FORMER England defender Gary Pallister believes John Terry will have no trouble asserting himself as the Three Lions skipper if he is asked to lead the side in the next few days, despite the cloud of ongoing Football Association (FA) and police investigations hanging over him.
Terry is yet to learn his fate after the FA and Metropolitan Police launched separate inquiries into allegations – which he strenuously denies – that he made a racist comment towards QPR’s Anton Ferdinand during Chelsea’s defeat at Loftus Road last month. England manager Fabio Capello has seen fit to include Terry in his squad to face Spain on Saturday and Sweden next week, and Pallister believes the Chelsea stalwart will have no problem commanding the respect of his peers, despite the seriousness of the allegations.
“I think the type of character he is and the fact he’s had to deal with lots of controversy almost throughout his career means he’ll be able to slot in just fine,” Pallister told City A.M.
“You can’t judge anybody until something has been proven – let him get on and play his football.
“Capello has obviously been briefed more thoroughly as to what has happened and feels it’s the right thing to have him in the squad. The FA won’t have taken this decision lightly. This is their stance for now and you have to respect it.”
While Terry is in the frame for Saturday, his regular defensive partner Rio Ferdinand will again play no part, having been omitted from Capello’s 23-man squad.
Sir Alex Ferguson admitted last week the former England captain would have to adapt his style of defending, having lost the trademark pace which helped make him one of the world’s premier centre-halves.
Pallister, who won nine major honours over the course of an 11-year career at Manchester United, sympathises with Ferdinand’s plight but believes he still has plenty to offer both club and country.
He said: “I had a similar experience to Rio in that I suffered with injuries as I got older and you just have to learn to adjust and adapt.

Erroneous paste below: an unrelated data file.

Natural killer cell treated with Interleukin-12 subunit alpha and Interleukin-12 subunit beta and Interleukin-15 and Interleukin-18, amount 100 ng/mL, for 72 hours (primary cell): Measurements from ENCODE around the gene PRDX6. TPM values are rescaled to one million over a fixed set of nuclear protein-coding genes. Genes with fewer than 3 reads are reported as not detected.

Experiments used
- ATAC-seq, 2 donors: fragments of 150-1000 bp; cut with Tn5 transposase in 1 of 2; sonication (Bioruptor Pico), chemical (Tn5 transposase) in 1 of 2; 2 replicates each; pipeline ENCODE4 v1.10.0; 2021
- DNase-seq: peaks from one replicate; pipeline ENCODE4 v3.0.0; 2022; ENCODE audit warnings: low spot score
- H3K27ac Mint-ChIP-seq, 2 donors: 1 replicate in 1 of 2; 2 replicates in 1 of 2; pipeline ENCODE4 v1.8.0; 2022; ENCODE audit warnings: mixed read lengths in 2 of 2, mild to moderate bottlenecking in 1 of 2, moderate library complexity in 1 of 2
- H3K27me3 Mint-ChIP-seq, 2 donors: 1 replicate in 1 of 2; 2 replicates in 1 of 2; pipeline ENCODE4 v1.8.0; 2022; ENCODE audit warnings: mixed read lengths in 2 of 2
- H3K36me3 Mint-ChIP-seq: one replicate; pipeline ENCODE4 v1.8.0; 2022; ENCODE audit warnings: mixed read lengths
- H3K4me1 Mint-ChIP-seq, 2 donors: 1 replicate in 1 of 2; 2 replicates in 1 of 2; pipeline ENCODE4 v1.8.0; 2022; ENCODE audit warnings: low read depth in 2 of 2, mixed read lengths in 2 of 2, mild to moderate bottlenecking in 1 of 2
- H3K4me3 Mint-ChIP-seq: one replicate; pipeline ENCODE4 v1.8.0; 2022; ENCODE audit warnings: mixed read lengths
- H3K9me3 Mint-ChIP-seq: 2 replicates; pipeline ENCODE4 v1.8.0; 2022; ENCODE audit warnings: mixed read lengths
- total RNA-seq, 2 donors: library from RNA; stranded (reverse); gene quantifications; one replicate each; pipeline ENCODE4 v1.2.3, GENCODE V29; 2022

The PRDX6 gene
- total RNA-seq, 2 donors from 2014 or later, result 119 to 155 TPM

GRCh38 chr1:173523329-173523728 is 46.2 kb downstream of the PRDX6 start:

“Sir Alex would have said the same thing about Ryan Giggs a few years ago, who is now a completely different player to the one who used to tear up and down the wing.
“Rio is a terrific reader of the game and he’ll have no problems adjusting. He’s too good a player to just fade away because he’s lost a bit of speed.”
Were Capello to resurrect the Terry-Ferdinand partnership ahead of Euro 2012, a lack of pace would represent a legitimate concern.
But Pallister believes international football is a more forgiving environment and points to the success of France and Italy at recent World Cups in support of England two most experienced centre-halves.
“France won a World Cup with Laurent Blanc and Frank Leboeuf and neither of them were speedy, and Italy in 2006 won the tournament when [Fabio] Cannavaro was near the end of his career,” said Pallister.
“You can perhaps get away with not having explosive pace at international level because it’s more about technique and anticipation compared to the Premier League, which is the fastest in the world.”
Gary Pallister was speaking to City A.M. on behalf of Budweiser, lead partner of The FA Cup. To find out more about The FA Cup with Budweiser visit www.facebook.com/budweiseruk